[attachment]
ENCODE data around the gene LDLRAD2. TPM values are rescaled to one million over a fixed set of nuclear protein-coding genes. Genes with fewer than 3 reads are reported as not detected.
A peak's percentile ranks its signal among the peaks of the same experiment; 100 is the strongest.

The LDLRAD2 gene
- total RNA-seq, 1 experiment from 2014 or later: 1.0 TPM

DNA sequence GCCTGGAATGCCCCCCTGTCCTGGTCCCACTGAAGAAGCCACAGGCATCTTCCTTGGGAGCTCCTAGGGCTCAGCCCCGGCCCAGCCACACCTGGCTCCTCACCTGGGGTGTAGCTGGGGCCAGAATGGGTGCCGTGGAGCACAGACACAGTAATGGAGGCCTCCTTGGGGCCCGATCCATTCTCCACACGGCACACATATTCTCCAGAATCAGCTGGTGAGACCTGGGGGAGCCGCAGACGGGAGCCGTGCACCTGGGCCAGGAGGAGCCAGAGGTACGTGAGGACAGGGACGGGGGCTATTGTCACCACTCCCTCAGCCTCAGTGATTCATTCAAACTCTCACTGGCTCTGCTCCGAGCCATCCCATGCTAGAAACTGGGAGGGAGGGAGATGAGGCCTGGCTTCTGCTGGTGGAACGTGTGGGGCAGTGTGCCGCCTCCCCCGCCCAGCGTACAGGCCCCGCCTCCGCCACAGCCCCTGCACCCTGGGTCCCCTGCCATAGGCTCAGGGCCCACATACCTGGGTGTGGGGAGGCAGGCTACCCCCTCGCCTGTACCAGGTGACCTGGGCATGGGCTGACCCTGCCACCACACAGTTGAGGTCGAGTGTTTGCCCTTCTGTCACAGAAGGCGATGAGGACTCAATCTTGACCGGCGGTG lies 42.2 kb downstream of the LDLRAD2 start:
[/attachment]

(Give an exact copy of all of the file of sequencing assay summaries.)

ENCODE data around the gene LDLRAD2. TPM values are rescaled to one million over a fixed set of nuclear protein-coding genes. Genes with fewer than 3 reads are reported as not detected.
A peak's percentile ranks its signal among the peaks of the same experiment; 100 is the strongest.

The LDLRAD2 gene
- total RNA-seq, 1 experiment from 2014 or later: 1.0 TPM

DNA sequence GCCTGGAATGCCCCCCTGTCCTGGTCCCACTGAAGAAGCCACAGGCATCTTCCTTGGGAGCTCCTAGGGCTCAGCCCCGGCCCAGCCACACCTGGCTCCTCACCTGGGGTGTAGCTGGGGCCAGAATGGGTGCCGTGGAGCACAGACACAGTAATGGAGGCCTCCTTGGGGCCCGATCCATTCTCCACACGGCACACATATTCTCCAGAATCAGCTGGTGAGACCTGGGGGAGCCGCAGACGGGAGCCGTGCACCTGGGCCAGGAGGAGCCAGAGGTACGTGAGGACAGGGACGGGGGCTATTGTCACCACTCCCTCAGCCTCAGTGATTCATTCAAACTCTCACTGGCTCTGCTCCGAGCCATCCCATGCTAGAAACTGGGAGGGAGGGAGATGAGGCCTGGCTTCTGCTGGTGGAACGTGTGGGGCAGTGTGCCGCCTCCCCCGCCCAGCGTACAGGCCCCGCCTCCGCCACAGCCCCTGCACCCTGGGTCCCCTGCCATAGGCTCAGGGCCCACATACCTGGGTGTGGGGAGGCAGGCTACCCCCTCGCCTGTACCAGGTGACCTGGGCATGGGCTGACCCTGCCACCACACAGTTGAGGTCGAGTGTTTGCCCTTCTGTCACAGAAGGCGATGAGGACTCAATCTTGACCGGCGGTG lies 42.2 kb downstream of the LDLRAD2 start: